January is Cervical Cancer Awareness Month, and I want to urge women to check in with their healthcare providers and talk about getting a pap test. Through routine pap tests, women can find out if they have any abnormal cervical cells. It’s very rare that there are any signs or symptoms of cervical cancer, so a pap test is the best of line of defense. When it’s found early, more than 92 percent of women survive cervical cancer.
I can’t stress enough how important it is to take the easiest route by getting a pap test. Once a woman gets screened, then she knows. It gives her peace of mind to have information. And when a woman gets screened can be just as important as what she finds out. If she does need treatment, it’s so much easier to address it when there may be the first signs of abnormal cells.
All insurance plans are now required to cover women’s preventive health services, like pap tests, without any co-pays. But it’s still important that a woman has a conversation with her healthcare provider about getting the pap test.
For women between the ages of 40 and 64 who have no or little health insurance and meet income requirements, the Women’s Wellness Connection can be an option to get a free cervical cancer screening. The process is simple. Women just call a local hotline number at 719.545.4992 or go to the Women’s Wellness Connection website to find the closest clinic to them, and she’ll be connected immediately to get a free screening.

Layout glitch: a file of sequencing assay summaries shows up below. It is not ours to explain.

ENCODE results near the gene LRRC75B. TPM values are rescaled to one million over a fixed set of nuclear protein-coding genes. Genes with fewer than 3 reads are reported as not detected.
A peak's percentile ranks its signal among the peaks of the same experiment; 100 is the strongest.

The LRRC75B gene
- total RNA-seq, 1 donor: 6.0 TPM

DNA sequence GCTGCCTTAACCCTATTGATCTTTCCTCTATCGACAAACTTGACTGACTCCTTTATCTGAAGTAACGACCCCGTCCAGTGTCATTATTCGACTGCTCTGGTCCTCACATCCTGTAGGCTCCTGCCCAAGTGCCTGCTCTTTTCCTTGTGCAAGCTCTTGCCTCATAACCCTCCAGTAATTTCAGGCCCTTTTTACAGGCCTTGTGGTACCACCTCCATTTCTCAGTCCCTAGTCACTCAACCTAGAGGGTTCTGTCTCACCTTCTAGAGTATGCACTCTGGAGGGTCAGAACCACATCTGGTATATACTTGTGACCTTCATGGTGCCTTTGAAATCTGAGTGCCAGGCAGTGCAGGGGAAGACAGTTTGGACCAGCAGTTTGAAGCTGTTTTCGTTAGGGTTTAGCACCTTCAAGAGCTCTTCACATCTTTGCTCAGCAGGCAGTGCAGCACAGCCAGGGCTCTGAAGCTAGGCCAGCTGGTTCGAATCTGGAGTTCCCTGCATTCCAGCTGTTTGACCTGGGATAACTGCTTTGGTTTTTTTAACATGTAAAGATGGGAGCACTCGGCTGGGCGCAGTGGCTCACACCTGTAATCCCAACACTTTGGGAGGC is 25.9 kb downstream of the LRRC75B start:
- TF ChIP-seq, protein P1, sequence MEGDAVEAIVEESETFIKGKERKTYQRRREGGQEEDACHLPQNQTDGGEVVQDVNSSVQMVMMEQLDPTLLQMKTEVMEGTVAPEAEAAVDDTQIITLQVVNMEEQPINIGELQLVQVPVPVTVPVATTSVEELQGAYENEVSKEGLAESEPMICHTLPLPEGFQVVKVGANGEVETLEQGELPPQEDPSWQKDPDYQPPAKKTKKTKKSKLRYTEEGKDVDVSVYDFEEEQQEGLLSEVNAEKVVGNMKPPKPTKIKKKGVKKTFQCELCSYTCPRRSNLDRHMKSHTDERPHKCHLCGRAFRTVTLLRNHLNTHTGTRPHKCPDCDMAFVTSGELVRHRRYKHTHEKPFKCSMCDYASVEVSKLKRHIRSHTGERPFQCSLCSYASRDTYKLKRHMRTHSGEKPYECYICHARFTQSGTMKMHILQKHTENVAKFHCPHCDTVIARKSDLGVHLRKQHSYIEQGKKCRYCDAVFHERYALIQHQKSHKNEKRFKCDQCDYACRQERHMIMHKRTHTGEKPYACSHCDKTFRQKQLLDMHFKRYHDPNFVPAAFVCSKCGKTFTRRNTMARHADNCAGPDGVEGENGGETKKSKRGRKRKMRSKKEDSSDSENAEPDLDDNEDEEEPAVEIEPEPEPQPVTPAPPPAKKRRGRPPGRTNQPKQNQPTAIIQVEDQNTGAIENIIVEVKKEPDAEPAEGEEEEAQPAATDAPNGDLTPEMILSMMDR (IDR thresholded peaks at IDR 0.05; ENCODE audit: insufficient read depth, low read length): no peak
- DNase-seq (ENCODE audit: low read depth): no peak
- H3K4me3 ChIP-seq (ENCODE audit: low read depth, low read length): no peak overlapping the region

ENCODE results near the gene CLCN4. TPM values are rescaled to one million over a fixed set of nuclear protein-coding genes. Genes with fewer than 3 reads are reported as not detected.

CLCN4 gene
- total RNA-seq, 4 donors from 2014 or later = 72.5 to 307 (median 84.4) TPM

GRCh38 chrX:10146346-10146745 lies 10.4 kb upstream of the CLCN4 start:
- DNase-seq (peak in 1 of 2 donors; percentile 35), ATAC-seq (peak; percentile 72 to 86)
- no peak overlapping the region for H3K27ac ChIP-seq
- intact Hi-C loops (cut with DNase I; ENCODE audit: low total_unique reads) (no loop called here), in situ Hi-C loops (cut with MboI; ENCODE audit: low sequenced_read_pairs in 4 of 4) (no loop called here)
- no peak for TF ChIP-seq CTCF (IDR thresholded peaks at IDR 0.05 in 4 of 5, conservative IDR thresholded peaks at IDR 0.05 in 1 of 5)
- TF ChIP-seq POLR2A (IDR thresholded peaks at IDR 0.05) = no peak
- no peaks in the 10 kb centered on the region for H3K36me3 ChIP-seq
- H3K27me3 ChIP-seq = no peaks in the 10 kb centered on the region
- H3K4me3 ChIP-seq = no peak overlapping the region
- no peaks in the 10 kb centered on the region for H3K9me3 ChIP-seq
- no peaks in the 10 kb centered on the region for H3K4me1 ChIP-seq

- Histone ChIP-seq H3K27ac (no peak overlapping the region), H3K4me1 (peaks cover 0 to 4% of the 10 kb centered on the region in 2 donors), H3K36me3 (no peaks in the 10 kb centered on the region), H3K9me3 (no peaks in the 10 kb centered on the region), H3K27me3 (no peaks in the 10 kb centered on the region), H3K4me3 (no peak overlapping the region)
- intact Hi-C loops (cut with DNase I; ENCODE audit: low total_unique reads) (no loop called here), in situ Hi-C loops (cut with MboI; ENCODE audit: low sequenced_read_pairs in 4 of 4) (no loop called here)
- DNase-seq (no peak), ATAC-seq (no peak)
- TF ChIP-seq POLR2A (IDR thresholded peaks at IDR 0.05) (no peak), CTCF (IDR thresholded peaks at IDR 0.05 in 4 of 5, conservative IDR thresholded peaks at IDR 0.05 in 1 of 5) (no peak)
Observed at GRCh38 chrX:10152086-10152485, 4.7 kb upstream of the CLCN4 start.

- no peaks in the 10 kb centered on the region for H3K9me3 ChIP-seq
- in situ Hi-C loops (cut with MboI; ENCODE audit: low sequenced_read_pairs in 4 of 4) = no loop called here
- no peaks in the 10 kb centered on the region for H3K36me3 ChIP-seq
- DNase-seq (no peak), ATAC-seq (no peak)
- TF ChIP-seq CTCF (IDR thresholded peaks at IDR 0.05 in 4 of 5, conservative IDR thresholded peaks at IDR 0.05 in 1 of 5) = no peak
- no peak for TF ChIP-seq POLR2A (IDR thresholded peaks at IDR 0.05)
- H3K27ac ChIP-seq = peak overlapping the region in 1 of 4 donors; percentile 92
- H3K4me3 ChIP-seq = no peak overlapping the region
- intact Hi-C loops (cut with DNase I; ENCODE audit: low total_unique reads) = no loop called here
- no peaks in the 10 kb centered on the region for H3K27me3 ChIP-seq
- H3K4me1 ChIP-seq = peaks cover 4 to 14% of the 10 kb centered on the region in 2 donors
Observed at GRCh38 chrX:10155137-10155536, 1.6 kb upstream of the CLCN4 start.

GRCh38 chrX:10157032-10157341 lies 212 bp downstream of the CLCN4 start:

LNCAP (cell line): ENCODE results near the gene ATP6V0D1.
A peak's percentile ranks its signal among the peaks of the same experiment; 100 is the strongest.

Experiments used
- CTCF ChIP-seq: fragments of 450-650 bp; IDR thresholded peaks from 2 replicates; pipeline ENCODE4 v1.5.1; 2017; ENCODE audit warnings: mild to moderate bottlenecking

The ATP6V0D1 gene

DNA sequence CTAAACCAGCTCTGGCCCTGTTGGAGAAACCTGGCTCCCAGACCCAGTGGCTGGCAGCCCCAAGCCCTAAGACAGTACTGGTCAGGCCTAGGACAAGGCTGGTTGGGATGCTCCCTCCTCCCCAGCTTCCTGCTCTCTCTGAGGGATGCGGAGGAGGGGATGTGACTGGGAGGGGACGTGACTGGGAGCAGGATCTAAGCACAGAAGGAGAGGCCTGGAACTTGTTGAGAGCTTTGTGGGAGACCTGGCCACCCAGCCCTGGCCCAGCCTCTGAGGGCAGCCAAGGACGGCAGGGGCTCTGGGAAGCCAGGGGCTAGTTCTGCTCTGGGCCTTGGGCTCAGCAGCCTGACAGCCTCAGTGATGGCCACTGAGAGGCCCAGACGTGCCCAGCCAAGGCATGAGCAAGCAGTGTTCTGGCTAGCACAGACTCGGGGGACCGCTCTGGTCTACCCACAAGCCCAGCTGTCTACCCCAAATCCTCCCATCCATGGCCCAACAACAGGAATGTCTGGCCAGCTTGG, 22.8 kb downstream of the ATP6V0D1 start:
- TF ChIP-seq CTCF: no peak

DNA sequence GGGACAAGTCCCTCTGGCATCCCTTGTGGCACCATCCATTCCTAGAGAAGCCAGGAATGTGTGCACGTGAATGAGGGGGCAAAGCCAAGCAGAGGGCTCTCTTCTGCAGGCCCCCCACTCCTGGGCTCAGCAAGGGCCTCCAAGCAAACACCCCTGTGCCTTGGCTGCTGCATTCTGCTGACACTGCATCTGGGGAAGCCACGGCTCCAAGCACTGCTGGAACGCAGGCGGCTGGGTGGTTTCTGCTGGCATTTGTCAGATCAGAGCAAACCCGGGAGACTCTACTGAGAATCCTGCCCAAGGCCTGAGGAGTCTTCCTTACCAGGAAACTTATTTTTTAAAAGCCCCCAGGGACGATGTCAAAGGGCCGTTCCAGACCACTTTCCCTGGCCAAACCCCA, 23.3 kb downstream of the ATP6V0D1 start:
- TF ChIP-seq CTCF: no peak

We know that every year in our nation there are approximately 13,000 women diagnosed with cervical cancer and about 4,000 women die of the disease. We could save many lives – mothers, daughters, sisters, girlfriends – by urging them to get a pap test. It’s important to note that Latinas and African-American women are at higher risk for developing cervical cancer. This is because, in general, many are less likely to get early screening. And waiting to get screened has a big cost attached to it. Not only is it expensive to treat in the last stages, but the chances of survival decrease significantly. Getting screened early and regularly are key.